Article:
Carter's brain tumors inoperable, doctors say

Carter's brain tumors inoperable, doctors say

NEW YORK -- Hall of Famer Gary Carter is suffering from Grade 4 glioblastoma and his brain tumors are inoperable, according to doctors from the Duke University Medical Center.

"The results of the biopsies performed on the tumor in Gary Carter's brain have conclusively shown that Mr. Carter has a glioblastoma," Duke doctors wrote in a statement released Tuesday evening. "While surgery is not a good option given the location of the tumor, we discussed an aggressive treatment plan with Mr. Carter and his family, which will include chemotherapy and radiation."

Carter's daughter, Kimmy Bloemers, originally wrote Saturday on the family's website that doctors believed the tumors were inoperable.

"Dad's tumor is not operable, as it is like a snake of tumors that are connected across the back of the brain," Bloemers wrote. "The biggest tumor is on the left side of the brain."

Earlier this month, doctors found four small tumors on Carter's brain and announced that he would undergo further tests at Duke Medical Center in Durham, N.C. Doctors performed biopsies on a single tumor last Friday and announced that it appeared to be malignant.

Glioblastoma affects the brain and central nervous system, and is characterized by a fast-growing malignant brain tumor.

"While we are saddened by the news we received today, we take comfort in the overwhelming support and prayers that have been extended to our family during this difficult time," the Carter family wrote in a statement. "We have boundless faith and hope knowing that the Lord will help see us through the challenging weeks and months ahead. Gary is getting the best care possible and is blessed with an incredible support network including family, friends and loyal fans. Gary was always a fierce competitor on the baseball field and that same tenacity will help him not only fight but win this battle, so please join Team Carter and continue to pray with our family."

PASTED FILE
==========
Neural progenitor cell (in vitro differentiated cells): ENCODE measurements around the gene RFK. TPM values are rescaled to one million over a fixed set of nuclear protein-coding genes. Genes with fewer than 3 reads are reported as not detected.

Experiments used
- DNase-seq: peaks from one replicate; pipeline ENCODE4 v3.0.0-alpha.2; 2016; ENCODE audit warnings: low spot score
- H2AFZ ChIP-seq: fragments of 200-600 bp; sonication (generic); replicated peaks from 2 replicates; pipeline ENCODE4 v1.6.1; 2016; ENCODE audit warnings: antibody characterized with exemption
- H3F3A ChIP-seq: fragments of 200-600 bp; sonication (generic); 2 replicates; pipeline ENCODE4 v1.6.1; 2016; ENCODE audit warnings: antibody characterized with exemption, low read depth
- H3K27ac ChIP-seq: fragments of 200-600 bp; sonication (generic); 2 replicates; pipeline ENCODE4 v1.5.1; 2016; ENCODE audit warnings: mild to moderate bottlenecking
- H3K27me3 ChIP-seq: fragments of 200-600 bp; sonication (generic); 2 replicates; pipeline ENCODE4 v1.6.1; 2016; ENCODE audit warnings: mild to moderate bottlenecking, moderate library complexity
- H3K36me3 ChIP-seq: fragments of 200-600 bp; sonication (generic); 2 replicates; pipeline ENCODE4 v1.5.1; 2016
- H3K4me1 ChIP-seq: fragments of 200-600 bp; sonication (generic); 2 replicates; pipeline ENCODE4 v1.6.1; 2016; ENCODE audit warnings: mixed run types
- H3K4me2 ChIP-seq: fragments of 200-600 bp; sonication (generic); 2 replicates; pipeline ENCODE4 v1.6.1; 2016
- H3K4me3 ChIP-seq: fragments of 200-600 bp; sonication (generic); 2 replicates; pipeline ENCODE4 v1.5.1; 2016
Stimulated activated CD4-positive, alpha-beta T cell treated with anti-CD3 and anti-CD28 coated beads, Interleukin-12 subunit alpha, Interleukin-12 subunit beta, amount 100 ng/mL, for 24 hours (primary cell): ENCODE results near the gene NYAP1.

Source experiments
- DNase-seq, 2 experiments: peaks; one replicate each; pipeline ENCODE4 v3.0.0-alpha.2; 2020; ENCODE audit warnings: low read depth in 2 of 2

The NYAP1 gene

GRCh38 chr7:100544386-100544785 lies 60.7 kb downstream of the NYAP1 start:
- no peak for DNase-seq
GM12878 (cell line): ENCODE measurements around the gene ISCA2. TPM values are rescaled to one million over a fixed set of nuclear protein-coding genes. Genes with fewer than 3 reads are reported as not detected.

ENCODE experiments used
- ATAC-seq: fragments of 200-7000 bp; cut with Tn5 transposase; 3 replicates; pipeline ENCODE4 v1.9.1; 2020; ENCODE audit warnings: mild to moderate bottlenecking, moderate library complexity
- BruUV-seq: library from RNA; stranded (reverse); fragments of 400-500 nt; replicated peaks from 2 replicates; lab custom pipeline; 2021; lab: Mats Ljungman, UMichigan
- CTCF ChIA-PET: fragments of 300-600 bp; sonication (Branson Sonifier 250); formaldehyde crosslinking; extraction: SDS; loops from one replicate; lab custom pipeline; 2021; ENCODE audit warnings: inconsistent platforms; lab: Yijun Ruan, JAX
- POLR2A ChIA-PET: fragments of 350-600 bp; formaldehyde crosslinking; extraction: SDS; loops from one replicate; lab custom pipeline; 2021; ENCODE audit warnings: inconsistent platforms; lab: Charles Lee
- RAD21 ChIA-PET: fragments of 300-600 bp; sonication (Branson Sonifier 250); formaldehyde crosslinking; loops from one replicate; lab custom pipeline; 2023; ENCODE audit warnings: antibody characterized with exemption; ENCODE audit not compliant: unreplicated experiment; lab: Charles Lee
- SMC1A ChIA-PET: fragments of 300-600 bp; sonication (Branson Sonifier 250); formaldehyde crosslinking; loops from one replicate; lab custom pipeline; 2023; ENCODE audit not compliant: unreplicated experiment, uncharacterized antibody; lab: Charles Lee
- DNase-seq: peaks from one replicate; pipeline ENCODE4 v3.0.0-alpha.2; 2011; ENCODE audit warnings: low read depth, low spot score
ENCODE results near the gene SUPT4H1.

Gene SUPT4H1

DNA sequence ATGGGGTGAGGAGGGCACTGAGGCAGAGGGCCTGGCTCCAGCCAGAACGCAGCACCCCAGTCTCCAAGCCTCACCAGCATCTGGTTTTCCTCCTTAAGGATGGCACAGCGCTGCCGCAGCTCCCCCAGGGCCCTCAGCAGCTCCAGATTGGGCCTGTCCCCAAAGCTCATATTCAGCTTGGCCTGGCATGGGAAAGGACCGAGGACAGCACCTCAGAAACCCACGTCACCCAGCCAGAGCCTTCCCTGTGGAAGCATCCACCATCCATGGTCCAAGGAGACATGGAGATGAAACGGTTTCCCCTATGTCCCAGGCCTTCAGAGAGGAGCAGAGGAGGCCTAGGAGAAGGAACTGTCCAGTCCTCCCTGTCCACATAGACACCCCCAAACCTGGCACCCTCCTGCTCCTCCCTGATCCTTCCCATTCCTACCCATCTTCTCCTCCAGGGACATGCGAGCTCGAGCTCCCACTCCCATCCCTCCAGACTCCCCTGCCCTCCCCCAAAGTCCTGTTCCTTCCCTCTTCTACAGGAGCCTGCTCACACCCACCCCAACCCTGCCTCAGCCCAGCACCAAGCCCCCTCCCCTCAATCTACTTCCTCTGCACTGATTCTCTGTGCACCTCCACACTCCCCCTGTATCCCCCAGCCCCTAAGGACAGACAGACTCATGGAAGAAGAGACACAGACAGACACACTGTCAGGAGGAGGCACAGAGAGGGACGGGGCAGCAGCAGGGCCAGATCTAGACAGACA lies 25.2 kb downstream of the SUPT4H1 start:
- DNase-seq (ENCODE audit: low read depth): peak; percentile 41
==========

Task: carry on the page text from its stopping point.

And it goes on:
Carter's family has been by his side at The Preston Robert Tisch Brian Tumor Center at Duke while he undergoes treatment.

Inducted into the Hall of Fame in 2003, Carter, 57, compiled a .262 career average with 324 home runs and 1,225 RBIs over 19 seasons in the Majors with the Expos, Mets, Giants and Dodgers. Nicknamed the "Kid," he was an 11-time All-Star and a three-time Gold Glove Award winner, helping lead the Mets past the Red Sox in the 1986 World Series.

"The outpouring of support for Mr. Carter has been incredible, and we trust that his many friends and fans will join us in continuing to pray for him and his family," Duke doctors wrote in the statement.

Added Bloemers on the family's website: "This will not be an easy road at all, nor is this a simple battle but WE WILL FIGHT."

Anthony DiComo is a reporter for MLB.com. Follow him on Twitter @AnthonyDicomo. This story was not subject to the approval of Major League Baseball or its clubs.